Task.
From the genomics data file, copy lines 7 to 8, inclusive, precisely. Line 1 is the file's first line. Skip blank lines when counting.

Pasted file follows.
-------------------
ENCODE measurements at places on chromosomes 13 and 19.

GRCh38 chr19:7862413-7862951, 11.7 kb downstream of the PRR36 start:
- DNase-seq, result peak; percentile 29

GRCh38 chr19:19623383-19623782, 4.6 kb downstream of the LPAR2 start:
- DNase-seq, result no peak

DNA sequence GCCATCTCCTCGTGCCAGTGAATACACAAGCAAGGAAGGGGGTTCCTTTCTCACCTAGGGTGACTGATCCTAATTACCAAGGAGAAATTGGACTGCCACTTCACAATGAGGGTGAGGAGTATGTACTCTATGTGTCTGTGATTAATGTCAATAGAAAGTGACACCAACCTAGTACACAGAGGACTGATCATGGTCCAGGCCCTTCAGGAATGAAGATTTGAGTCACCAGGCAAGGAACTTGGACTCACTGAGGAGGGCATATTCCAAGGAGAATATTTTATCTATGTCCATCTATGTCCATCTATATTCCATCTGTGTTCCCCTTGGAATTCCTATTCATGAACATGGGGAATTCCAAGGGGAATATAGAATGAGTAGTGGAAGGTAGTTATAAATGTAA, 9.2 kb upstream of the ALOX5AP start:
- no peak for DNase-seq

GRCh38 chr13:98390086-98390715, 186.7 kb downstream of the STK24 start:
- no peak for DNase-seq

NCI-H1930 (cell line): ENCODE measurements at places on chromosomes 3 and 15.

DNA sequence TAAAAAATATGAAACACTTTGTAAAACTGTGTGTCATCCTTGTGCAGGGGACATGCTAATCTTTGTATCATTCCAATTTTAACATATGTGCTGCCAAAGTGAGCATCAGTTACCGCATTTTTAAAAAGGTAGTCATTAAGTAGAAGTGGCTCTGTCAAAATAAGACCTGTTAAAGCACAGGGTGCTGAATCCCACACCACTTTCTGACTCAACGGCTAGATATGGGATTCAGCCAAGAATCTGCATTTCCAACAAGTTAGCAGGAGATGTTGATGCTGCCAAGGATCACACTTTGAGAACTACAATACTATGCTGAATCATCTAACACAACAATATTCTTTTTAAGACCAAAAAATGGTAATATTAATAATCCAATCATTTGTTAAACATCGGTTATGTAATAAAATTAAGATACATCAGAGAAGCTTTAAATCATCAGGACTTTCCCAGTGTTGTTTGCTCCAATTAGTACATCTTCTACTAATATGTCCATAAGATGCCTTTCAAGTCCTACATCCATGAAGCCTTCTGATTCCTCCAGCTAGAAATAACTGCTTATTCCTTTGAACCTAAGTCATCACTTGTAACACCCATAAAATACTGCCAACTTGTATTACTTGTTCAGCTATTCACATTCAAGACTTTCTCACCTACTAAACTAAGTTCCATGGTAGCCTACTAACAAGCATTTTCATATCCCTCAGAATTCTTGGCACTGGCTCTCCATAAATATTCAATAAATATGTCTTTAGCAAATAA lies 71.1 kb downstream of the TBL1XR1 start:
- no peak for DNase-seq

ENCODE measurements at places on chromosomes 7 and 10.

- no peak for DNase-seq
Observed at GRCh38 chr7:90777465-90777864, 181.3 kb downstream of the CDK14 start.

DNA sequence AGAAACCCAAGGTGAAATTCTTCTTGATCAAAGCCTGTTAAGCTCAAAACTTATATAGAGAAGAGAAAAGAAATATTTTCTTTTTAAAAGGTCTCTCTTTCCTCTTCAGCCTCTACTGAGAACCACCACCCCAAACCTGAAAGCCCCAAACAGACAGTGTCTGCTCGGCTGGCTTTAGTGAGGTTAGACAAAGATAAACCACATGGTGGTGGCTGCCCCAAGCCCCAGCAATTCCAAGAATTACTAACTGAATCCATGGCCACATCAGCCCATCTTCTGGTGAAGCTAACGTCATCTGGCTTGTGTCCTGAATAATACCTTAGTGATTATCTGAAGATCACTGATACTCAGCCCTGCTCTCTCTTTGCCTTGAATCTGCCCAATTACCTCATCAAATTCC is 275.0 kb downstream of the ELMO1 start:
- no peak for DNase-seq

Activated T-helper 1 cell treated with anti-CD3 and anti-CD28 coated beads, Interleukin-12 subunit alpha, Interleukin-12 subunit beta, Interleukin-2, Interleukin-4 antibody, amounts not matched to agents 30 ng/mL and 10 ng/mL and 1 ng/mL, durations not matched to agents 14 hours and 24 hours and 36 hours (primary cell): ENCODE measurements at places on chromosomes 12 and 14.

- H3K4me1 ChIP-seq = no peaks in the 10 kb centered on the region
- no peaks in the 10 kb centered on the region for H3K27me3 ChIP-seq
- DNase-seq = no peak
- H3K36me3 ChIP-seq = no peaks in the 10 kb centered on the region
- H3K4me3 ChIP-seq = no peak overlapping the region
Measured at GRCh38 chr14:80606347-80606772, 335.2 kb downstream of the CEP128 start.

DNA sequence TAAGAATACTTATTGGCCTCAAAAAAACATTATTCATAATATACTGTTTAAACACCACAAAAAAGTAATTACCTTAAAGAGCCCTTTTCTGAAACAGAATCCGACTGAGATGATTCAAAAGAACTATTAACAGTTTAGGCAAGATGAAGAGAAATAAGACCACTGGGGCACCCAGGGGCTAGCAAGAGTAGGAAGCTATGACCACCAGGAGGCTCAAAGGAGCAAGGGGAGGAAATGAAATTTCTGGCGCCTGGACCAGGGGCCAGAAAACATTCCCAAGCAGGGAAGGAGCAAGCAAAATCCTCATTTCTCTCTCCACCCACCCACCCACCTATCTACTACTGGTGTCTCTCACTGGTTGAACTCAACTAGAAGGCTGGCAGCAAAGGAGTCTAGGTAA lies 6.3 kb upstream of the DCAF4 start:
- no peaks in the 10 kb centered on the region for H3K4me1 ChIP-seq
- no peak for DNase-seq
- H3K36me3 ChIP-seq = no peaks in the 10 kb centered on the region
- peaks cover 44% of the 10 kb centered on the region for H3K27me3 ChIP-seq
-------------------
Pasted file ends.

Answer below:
- no peak for DNase-seq

GRCh38 chr13:98390086-98390715, 186.7 kb downstream of the STK24 start: